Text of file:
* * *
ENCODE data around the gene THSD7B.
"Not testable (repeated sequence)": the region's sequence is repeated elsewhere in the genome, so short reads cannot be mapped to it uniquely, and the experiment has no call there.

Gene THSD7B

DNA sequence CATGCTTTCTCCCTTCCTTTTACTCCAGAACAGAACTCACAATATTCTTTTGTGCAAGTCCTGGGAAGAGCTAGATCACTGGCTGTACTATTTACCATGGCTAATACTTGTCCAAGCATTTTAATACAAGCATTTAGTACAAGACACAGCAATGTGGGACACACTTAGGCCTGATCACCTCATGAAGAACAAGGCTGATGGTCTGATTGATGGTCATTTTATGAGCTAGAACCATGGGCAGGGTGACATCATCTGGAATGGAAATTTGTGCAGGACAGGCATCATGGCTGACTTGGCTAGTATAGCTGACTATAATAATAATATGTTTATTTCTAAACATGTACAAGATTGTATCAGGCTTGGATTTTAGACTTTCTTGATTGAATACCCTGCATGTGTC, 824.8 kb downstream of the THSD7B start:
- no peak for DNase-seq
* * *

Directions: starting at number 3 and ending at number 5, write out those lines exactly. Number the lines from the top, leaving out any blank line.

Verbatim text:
Gene THSD7B

DNA sequence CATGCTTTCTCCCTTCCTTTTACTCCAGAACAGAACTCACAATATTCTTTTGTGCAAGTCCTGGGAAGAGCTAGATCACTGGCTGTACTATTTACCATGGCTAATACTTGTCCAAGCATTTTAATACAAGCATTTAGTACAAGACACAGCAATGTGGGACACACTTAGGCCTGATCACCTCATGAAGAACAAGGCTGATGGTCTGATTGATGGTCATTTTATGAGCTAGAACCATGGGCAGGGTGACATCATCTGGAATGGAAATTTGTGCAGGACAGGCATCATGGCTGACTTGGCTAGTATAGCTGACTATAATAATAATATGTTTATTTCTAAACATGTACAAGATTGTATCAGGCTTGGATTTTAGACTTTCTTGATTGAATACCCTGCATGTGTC, 824.8 kb downstream of the THSD7B start:
- no peak for DNase-seq